‘Strictly Come Dancing is helping me with my body issues’, says Matt Goss
‘Strictly Come Dancing is helping me with my body issues’: Matt Goss, who has a rare condition that affects his muscles, says being on the TV show has improved his posture and body confidence
He has a rare condition that affects his muscles and means he needs specially made costumes for Strictly Come Dancing.
But Matt Goss says the challenges of being on the popular TV show have already improved his posture and body confidence.
The 1980s pop star has Poland syndrome, which leads to underdeveloped muscles on one side of the body. It can affect posture and cause abnormalities in the chest, shoulder, arm and hand.
But Goss, 54, who is trying to raise awareness of the disorder which he has had since birth, said the way he has tackled the demanding dance routines of Strictly shows he is ‘not disadvantaged’ by it.
Last week judges on the BBC1 show were criticised by some fans for being overly harsh on the Bros singer after Anton du Beke compared his frame to an ‘unmade bed’.
But Goss, who is partnered in the programme with Ukrainian dancer Nadiya Bychkova, said: ‘My posture has improved since being on Strictly.
Matt Goss (pictured with Nadiya Bychkova) says the challenges of being on Strictly Come Dancing have already improved his posture and body confidence
‘I want to say to the judges, you’ve made me want to improve this and be proud of my posture. I want to thank them. This is a journey for me – every week I am getting stronger.’
He added that he felt ‘elegant’ in last week’s dance and that he thought his grandparents, who inspired the routine, would be proud of what he had achieved.
He paid tribute to the show’s ‘very caring’ costume team who produce his outfits.
‘It has been one of my favourite things about the Strictly experience,’ he said. ‘The costume team were relative strangers at the beginning but from the start they’ve always been very kind and discreet – it has really touched me.
‘I have one pectoral muscle on the right side instead of two. The lower one is missing but the upper one is fine and strong.
‘If I get a jacket made it will pull on the right side more. I have it tight on my right so it counterbalances my left side. Slim tailoring is good for me and my fashion is determined by my chest shape.’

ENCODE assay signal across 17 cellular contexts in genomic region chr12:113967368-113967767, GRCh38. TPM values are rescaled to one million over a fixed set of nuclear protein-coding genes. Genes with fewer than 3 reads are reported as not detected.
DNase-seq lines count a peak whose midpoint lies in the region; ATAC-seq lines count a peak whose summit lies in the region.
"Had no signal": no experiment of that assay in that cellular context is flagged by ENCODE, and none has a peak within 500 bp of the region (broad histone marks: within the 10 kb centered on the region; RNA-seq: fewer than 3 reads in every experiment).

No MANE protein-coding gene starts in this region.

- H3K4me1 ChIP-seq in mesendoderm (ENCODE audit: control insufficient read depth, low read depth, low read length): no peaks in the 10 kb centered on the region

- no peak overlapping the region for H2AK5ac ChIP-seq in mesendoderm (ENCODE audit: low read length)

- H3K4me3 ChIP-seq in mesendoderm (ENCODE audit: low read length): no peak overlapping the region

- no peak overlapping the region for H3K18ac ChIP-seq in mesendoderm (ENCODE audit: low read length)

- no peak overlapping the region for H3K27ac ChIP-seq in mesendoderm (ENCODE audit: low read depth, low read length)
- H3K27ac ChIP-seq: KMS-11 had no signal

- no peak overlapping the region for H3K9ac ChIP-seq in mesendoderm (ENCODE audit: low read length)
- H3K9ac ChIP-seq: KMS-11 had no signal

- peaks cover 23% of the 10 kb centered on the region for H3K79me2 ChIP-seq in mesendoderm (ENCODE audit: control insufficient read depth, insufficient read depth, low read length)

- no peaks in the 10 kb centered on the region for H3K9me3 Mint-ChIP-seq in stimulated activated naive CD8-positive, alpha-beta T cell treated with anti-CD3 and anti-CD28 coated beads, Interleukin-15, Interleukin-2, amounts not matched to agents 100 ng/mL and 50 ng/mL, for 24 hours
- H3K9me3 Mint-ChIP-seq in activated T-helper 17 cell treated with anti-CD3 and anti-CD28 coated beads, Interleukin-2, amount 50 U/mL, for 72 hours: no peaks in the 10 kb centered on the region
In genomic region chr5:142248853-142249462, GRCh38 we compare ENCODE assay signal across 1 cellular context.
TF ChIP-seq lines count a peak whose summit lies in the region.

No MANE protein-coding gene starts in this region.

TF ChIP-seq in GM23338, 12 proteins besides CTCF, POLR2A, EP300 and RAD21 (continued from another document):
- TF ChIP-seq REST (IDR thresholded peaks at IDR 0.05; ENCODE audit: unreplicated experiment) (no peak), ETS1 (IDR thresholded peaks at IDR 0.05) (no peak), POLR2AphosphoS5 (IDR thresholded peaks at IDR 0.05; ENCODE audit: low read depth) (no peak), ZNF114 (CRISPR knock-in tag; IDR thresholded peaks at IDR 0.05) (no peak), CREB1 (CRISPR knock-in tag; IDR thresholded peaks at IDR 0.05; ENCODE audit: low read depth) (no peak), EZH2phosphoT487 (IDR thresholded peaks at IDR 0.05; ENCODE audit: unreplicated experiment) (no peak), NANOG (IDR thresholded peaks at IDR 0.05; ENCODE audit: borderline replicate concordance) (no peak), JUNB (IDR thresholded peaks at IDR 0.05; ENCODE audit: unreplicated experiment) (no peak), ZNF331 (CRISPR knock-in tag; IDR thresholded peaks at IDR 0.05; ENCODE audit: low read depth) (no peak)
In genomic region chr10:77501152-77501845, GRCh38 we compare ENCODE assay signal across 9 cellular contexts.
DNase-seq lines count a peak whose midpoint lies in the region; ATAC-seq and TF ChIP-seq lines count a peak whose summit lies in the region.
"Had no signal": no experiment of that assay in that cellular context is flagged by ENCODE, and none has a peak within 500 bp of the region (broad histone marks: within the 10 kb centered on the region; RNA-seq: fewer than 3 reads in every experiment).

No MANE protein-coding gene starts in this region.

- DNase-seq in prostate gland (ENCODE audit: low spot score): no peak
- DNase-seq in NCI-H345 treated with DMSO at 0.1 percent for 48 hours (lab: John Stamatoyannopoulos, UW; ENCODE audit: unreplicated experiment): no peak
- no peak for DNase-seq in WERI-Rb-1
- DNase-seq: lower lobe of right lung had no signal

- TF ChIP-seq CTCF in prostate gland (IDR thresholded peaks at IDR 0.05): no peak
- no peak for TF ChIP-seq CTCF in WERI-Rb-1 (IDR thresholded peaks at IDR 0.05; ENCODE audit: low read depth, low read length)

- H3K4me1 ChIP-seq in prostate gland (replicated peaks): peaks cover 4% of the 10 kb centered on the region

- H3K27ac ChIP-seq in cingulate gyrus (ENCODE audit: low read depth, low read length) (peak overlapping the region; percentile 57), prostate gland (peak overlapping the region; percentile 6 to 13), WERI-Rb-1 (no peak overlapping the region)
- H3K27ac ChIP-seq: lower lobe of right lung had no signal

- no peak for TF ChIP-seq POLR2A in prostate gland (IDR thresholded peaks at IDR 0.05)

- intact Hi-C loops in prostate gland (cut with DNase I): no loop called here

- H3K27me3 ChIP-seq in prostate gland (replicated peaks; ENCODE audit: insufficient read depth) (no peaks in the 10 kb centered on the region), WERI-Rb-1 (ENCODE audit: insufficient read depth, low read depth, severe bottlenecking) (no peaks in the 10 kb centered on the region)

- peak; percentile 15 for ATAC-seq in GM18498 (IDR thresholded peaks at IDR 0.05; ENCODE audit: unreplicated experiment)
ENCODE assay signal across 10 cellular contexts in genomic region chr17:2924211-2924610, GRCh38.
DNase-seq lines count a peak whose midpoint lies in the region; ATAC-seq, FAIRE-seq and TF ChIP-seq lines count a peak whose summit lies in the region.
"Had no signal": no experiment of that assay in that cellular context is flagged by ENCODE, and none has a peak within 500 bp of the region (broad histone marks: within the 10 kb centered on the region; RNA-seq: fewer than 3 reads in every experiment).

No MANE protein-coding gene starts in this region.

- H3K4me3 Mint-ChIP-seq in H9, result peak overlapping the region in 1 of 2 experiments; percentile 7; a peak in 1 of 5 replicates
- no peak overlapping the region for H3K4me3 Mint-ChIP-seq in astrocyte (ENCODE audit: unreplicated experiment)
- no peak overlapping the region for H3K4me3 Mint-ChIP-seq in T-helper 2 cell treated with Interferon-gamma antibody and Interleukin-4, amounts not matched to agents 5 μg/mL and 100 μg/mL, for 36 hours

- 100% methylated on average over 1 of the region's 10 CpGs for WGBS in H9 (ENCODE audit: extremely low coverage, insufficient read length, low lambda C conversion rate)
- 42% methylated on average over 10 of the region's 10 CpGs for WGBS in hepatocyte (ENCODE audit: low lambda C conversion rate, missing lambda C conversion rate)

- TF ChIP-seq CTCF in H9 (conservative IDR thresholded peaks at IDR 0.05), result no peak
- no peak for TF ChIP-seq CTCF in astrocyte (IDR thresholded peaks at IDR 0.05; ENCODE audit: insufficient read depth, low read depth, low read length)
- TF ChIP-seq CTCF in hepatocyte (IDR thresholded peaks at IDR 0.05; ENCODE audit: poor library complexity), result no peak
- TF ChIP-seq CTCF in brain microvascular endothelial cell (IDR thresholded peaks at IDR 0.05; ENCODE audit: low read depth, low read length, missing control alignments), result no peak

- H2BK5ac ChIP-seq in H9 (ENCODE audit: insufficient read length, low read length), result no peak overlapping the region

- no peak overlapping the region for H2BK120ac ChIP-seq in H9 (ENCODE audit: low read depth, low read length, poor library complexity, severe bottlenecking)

Goss also revealed that with his newfound body confidence, he plans to reshoot famous Bros photos from the Eighties. ‘Nobody will have ever noticed but I often used to pose covering that side of my chest,’ he said.
‘After Strictly I plan to reshoot those pictures and show my chest. Those original pictures tell a story – I was self-conscious then.’
The 1980s pop star has Poland syndrome, which leads to underdeveloped muscles on one side of the body
In a harrowing experience, when Goss was aged ten told he might have to have his leg amputated
The musician – whose twin brother Luke is not affected by Poland syndrome – hopes to help children suffering with the same condition by showing how they can ‘achieve everything in life’.
He recalled a harrowing experience when, aged ten, he was told he might have to have his leg amputated. ‘When I was a kid the doctors did not know so much,’ he said.
‘I remember… they thought I had a serious knee condition – septic arthritis – and that my leg might have to be amputated. I had 15 doctors around my bed talking about me like I wasn’t there.’
He added: ‘I’ve always been a confident man and I have a very strong upper body, but I know what it is like for kids with this condition.
‘I’m not disadvantaged and I want kids to know that. I am going to look at creating some kind of charity to build confidence, to show kids with the syndrome they can achieve everything in life.’
Poland syndrome affects one in 20,000 newborns, and twice as many males as females. Experts say it is often undiagnosed in children.